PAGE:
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New Database of Drug Metabolising Enzymes Relevant to Drug Development

News feed for Trinity College Dublin.

Oct 28, 2009

Trinity College Researchers in collaboration with the US National Institutes of Health Chemical Genomics Center Create New Database of Drug-Metabolising Enzymes.

In their quest to find new and better drugs, researchers must weigh many factors, including the potentials of each compound to work effectively and to cause bad reactions.  Among the most important factors to be considered are how a compound interacts with a family of liver enzymes, known as the cytochrome P450s (CYPs), that play an essential role in drug metabolism.

In an advance that should help speed drug discovery, researchers from Trinity College Dublin and the National Institutes of Health Chemical Genomics Center (NCGC) have generated the most comprehensive analysis to date of the CYP activity of thousands of drugs and possible drug candidates.  Their study is published in the November 2009 issue of Nature Biotechnology.

CYPs, which come in 57 varieties, metabolise approximately two-thirds of drugs. However, just five of the CYPs handle 80 percent of these drugs.  So, researchers set out to profile the interactions between these five CYPs and libraries of known drugs, along with several large libraries of chemical compounds, called small molecules, being screened for their potential as possible drugs.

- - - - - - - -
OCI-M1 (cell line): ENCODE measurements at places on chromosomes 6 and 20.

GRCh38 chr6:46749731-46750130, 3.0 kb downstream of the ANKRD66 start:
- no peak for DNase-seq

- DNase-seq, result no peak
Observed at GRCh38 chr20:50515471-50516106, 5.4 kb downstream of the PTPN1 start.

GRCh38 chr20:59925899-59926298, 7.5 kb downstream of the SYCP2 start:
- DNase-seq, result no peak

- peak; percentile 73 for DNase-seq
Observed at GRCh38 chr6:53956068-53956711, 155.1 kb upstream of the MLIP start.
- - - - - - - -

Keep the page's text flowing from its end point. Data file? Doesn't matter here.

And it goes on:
“This database of drug metabolising enzymes will improve current models for predicting CYP-drug reactions and will be a resource for future testing in early phase drug discovery efforts,” said the study’s senior author, Dr  Doug Auld, who is group leader for Genomic Assay Technologies at NCGC, which is administered by the National Human Genome Research Institute (NHGRI).

“It is only through collaborative ‘big science’ of this type and scale that we can really interrogate those molecular factors that are linked to cytochrome P450s (CYPs) metabolism and early drug failures.  This data will help to steer future discovery campaigns in both industry and academia,” added Dr David Lloyd, Head of the Molecular Design Group at the School of Biochemistry and Immunology, Trinity College.

To conduct their study, the researchers used an approach developed at NCGC known as quantitative high-throughput screening (qHTS).  This approach, which rapidly profiles compounds over a wide range of concentrations, is useful for generating large-scale bioactivity profiles of important gene families and for enabling the identification of chemical probes for use in biomedical research.

The researchers used qHTS to characterise CYP reactions in thousands of drugs and chemical compounds being screened drug discovery efforts.  Past studies have only been able to address a few hundred compounds.  In contrast, the NCGC study surveyed more than 17,000 compounds – each at seven or more different concentrations – against the five key metabolising enzymes.

The new data on CYP bioactivity is available to the worldwide research community through the free PubChem database (PubChem AID: 1851), which is managed by the National Library of Medicine.

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| | Last updated: October 28, 2009